In the early 21st century, a group of emerging markets comprising Brazil, Russia, India, China and South Africa—collectively known as the BRICS—rose to prominence thanks to the strength of their domestic, resources-driven companies. These markets have since remained reliant on both traditional, heavy industry and primarily coal-fired power. As the world moves toward a low-carbon future, these nations and other emerging markets will need to effect major economic shifts.
"The next emerging markets-led bull market could be as powerful as the rally two decades ago—though this time, powered by companies on the leading edge of crafting a sustainable future.”
These transitions will require economies to either change their entire energy mix by shifting from old industry to new secular industrial drivers, such as 5G, big data and electric vehicles, or increase the economic role of services industries, which tend to be less carbon-intensive. Pursuing either of these transitions, or a combination of both, introduces the possibility of an early 2000s-like intensive growth phase for some emerging markets in the future, in our view.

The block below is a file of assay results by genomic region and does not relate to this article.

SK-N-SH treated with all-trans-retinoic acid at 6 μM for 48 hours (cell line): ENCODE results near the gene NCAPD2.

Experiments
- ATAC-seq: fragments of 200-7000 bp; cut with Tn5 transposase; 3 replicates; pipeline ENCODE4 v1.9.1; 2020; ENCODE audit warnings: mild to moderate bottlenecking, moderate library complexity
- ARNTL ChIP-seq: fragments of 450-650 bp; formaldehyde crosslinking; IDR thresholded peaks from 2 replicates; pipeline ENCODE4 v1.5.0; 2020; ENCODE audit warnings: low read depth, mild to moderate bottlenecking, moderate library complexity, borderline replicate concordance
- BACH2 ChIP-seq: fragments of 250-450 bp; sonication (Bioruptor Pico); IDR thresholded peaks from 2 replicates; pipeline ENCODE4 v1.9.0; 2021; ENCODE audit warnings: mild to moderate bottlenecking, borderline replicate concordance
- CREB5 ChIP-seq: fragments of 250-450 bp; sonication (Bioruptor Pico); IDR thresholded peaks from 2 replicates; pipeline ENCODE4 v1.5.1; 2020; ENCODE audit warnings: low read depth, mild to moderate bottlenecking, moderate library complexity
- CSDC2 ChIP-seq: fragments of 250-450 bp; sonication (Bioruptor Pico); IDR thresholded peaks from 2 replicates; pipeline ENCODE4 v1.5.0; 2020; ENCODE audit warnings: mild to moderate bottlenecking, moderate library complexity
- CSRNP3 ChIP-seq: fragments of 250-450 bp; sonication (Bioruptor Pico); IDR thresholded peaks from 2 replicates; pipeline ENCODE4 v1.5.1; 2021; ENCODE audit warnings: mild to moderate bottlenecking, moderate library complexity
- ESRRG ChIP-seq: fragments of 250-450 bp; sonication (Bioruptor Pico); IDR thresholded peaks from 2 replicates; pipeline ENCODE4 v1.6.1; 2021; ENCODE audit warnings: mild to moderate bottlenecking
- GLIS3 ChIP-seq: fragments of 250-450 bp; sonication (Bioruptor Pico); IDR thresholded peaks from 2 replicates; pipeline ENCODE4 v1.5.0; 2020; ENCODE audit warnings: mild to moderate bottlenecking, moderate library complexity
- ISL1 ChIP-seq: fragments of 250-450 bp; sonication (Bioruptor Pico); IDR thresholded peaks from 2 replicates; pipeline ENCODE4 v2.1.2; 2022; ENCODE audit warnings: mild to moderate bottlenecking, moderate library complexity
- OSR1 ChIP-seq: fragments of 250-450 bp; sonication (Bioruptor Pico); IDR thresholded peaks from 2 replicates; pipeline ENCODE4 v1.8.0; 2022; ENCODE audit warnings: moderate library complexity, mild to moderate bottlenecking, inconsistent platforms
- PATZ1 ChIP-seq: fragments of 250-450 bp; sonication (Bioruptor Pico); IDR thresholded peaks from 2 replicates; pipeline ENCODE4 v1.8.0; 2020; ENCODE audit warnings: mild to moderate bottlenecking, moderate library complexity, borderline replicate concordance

The scale of the sustainable transitions facing emerging markets is significant. For example, achieving the cumulative reduction in fossil fuel reliance which countries globally have committed to in multilateral climate-related pledges is heavily reliant on technologies not currently commercially available. These technologies will require innovative companies and massive capital investments in order to meet targets like those outlined in the UN Sustainable Development Goals (SDG), which call for an estimated $5 trillion to $7 trillion annual investment.
China Is the Linchpin